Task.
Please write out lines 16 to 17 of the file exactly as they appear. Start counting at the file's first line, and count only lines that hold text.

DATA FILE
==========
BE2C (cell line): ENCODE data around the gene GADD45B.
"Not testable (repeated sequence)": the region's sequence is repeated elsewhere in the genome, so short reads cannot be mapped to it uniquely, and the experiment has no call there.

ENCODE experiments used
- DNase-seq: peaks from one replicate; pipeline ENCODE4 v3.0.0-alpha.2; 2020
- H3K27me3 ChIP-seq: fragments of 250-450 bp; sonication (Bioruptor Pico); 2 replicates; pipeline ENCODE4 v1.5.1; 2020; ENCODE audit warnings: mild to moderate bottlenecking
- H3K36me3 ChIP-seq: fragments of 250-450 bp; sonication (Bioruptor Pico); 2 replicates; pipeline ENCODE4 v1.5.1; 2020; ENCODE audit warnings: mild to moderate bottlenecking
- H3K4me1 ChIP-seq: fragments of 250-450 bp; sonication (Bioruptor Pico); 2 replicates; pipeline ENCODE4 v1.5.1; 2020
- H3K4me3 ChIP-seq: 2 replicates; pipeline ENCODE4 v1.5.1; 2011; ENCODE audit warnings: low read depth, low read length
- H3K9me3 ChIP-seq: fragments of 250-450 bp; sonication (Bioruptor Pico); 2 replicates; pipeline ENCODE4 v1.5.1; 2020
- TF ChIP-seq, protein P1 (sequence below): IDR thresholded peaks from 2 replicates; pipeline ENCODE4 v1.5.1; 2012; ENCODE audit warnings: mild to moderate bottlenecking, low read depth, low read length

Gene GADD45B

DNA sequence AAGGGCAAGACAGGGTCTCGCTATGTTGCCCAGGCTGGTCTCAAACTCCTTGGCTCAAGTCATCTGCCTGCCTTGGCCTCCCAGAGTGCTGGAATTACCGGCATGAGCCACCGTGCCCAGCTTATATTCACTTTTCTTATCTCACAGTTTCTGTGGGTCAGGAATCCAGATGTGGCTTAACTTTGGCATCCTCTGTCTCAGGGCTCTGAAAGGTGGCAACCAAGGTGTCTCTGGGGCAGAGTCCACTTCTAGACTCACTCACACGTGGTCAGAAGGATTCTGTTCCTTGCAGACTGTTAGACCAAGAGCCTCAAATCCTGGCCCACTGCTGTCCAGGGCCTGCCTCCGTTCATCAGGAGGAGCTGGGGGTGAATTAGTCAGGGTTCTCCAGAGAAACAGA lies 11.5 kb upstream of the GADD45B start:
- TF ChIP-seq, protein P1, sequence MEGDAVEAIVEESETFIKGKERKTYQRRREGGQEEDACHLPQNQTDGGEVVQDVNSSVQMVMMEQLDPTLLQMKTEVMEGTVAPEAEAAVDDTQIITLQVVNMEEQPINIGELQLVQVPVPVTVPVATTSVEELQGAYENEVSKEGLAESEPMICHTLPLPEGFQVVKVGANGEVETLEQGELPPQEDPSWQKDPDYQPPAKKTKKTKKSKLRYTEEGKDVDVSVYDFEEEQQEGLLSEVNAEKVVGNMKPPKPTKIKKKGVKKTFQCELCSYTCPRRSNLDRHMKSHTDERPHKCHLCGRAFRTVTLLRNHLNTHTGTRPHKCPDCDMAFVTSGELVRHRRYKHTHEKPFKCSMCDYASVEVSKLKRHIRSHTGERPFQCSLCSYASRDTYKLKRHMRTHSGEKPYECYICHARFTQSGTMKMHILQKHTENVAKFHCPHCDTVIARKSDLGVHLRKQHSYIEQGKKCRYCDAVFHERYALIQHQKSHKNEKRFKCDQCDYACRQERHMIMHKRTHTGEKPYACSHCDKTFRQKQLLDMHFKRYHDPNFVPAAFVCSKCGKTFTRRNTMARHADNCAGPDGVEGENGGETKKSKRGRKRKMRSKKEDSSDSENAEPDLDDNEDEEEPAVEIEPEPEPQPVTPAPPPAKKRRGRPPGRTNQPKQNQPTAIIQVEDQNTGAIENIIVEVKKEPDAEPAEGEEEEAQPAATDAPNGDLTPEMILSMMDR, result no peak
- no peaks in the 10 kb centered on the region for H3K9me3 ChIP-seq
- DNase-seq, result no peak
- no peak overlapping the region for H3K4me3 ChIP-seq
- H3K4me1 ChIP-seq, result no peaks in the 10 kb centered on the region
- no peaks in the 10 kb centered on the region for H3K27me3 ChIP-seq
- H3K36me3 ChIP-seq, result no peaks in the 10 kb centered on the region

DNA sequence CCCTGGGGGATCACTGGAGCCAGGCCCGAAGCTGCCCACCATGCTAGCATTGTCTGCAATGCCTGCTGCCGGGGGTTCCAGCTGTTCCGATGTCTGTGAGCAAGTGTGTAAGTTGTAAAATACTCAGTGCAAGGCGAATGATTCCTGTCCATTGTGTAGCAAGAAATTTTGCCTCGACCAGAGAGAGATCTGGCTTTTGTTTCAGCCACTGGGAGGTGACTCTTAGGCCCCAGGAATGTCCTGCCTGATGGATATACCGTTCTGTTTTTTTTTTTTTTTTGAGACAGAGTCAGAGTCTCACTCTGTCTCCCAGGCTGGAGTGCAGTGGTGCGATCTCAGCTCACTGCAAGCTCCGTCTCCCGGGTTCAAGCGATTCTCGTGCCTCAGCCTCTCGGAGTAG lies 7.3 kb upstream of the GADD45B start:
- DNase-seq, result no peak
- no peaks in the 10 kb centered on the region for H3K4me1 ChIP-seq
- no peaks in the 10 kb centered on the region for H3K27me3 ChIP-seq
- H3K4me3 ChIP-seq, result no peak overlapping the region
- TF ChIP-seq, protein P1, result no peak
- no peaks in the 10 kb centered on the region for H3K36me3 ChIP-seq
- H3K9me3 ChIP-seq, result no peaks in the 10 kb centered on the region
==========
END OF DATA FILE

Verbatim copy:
- no peak overlapping the region for H3K4me3 ChIP-seq
- H3K4me1 ChIP-seq, result no peaks in the 10 kb centered on the region